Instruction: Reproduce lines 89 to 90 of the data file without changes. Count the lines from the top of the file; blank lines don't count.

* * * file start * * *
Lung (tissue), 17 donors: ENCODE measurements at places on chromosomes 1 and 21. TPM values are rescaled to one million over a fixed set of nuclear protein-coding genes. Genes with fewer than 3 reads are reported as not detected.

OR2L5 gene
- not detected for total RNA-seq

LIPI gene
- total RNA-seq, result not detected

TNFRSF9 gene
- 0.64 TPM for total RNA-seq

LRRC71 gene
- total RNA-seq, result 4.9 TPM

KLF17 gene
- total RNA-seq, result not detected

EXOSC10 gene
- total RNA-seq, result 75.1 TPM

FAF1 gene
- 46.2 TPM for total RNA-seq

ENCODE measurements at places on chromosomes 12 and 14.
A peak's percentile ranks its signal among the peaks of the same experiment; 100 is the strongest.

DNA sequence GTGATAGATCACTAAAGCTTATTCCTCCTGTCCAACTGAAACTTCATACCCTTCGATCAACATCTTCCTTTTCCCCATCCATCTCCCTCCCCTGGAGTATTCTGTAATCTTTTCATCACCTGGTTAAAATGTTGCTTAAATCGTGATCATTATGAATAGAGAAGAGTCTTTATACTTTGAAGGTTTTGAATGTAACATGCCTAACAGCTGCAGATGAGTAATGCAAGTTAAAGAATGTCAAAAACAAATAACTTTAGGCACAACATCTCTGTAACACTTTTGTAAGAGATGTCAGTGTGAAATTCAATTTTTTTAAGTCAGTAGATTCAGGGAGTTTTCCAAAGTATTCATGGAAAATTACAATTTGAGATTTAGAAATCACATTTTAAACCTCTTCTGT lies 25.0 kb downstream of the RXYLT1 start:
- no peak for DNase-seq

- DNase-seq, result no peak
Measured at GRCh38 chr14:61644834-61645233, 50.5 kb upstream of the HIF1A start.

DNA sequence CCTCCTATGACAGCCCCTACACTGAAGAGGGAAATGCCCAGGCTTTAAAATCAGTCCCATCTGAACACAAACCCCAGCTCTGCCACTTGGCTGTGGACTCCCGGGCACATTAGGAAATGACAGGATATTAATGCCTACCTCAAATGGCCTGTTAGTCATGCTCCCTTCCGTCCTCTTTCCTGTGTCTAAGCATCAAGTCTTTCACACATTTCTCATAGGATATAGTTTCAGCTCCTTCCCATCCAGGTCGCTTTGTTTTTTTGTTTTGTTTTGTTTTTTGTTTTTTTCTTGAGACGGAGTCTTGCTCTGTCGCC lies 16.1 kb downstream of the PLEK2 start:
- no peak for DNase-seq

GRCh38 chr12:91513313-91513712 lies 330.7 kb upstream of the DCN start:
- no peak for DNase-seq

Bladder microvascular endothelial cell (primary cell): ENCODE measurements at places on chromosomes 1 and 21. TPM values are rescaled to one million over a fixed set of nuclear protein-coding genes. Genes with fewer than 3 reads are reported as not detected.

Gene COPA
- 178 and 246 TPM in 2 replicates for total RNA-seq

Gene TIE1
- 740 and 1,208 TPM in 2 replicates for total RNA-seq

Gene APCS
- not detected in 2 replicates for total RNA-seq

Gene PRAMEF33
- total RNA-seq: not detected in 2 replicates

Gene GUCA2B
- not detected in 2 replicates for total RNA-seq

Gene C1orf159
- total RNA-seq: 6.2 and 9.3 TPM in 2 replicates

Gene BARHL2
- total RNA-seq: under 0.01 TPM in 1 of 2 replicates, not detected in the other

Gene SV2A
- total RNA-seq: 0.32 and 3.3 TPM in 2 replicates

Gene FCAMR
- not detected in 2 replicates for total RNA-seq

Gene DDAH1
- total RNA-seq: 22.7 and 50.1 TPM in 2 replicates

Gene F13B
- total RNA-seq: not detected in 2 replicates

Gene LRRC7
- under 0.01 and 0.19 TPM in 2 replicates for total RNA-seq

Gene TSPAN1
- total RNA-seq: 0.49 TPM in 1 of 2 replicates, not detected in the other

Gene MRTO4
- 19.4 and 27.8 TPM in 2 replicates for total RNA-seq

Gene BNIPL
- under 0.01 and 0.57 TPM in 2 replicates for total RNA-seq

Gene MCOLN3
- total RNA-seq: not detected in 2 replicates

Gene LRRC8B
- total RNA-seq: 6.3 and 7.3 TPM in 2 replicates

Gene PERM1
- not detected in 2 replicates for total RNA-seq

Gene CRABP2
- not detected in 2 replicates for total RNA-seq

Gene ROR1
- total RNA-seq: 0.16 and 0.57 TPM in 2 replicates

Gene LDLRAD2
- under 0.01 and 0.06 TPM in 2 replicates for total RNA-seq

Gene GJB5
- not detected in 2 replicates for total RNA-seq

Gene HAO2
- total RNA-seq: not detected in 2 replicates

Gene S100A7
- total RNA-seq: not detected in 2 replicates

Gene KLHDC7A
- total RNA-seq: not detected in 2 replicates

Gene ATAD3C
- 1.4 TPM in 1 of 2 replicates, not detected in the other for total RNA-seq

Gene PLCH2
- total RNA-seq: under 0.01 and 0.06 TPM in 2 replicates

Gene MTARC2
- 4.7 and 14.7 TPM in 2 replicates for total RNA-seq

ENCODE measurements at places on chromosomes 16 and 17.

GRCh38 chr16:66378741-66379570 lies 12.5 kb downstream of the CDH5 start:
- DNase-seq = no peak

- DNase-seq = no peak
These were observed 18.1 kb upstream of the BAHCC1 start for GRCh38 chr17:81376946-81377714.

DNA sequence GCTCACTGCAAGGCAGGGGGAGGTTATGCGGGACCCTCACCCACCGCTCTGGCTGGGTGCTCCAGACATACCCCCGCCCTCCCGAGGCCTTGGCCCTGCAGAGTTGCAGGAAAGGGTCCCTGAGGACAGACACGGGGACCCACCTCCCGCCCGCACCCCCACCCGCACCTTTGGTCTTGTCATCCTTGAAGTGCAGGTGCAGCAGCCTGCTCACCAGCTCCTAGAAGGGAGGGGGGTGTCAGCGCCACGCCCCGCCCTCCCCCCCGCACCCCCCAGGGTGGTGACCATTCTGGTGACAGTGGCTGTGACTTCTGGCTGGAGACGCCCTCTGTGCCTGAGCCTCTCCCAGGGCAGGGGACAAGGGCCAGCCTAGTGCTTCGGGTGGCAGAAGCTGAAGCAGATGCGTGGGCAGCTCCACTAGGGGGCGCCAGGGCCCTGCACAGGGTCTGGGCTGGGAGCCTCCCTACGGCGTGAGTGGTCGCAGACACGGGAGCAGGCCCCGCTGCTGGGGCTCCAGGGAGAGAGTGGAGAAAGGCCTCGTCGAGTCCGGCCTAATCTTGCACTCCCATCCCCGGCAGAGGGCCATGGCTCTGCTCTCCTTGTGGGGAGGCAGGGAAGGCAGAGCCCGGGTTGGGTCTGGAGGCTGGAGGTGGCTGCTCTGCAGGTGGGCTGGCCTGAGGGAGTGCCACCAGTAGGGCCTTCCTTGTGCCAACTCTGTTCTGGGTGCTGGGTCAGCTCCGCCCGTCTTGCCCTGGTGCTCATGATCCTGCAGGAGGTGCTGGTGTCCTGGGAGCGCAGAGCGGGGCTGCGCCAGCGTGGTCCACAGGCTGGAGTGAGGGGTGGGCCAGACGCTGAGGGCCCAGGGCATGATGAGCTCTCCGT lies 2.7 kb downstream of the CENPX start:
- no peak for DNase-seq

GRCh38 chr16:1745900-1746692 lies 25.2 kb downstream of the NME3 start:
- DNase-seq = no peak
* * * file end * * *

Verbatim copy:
- no peak for DNase-seq

GRCh38 chr16:1745900-1746692 lies 25.2 kb downstream of the NME3 start: